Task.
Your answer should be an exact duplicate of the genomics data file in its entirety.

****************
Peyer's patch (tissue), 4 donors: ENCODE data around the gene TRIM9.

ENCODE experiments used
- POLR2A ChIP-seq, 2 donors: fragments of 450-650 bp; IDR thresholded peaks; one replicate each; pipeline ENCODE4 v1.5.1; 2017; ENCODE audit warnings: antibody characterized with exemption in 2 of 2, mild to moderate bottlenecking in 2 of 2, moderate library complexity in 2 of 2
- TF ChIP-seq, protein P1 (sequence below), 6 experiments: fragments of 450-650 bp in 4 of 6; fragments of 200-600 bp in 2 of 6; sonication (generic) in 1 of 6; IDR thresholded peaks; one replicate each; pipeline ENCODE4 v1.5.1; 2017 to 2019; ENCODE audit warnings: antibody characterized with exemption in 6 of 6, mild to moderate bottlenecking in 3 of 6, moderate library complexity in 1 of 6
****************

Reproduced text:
Peyer's patch (tissue), 4 donors: ENCODE data around the gene TRIM9.

ENCODE experiments used
- POLR2A ChIP-seq, 2 donors: fragments of 450-650 bp; IDR thresholded peaks; one replicate each; pipeline ENCODE4 v1.5.1; 2017; ENCODE audit warnings: antibody characterized with exemption in 2 of 2, mild to moderate bottlenecking in 2 of 2, moderate library complexity in 2 of 2
- TF ChIP-seq, protein P1 (sequence below), 6 experiments: fragments of 450-650 bp in 4 of 6; fragments of 200-600 bp in 2 of 6; sonication (generic) in 1 of 6; IDR thresholded peaks; one replicate each; pipeline ENCODE4 v1.5.1; 2017 to 2019; ENCODE audit warnings: antibody characterized with exemption in 6 of 6, mild to moderate bottlenecking in 3 of 6, moderate library complexity in 1 of 6